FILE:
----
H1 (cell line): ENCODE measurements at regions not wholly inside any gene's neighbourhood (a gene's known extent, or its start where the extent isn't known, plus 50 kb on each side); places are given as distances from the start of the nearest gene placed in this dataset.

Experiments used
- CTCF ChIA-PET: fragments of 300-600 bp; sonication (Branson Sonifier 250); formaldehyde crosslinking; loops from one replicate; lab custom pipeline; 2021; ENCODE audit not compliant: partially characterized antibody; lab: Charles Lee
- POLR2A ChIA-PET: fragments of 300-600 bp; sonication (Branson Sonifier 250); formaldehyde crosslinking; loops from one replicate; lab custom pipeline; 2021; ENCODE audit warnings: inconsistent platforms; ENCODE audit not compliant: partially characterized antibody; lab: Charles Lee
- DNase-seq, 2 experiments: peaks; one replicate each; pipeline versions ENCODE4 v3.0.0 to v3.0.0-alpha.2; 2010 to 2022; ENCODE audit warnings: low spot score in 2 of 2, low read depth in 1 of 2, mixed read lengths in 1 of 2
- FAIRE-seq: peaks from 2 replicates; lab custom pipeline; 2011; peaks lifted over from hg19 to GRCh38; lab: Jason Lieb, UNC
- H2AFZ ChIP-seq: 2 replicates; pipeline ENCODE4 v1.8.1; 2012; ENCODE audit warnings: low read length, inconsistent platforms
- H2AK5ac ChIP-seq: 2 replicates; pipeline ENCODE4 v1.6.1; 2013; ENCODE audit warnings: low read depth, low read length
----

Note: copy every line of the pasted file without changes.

H1 (cell line): ENCODE measurements at regions not wholly inside any gene's neighbourhood (a gene's known extent, or its start where the extent isn't known, plus 50 kb on each side); places are given as distances from the start of the nearest gene placed in this dataset.

Experiments used
- CTCF ChIA-PET: fragments of 300-600 bp; sonication (Branson Sonifier 250); formaldehyde crosslinking; loops from one replicate; lab custom pipeline; 2021; ENCODE audit not compliant: partially characterized antibody; lab: Charles Lee
- POLR2A ChIA-PET: fragments of 300-600 bp; sonication (Branson Sonifier 250); formaldehyde crosslinking; loops from one replicate; lab custom pipeline; 2021; ENCODE audit warnings: inconsistent platforms; ENCODE audit not compliant: partially characterized antibody; lab: Charles Lee
- DNase-seq, 2 experiments: peaks; one replicate each; pipeline versions ENCODE4 v3.0.0 to v3.0.0-alpha.2; 2010 to 2022; ENCODE audit warnings: low spot score in 2 of 2, low read depth in 1 of 2, mixed read lengths in 1 of 2
- FAIRE-seq: peaks from 2 replicates; lab custom pipeline; 2011; peaks lifted over from hg19 to GRCh38; lab: Jason Lieb, UNC
- H2AFZ ChIP-seq: 2 replicates; pipeline ENCODE4 v1.8.1; 2012; ENCODE audit warnings: low read length, inconsistent platforms
- H2AK5ac ChIP-seq: 2 replicates; pipeline ENCODE4 v1.6.1; 2013; ENCODE audit warnings: low read depth, low read length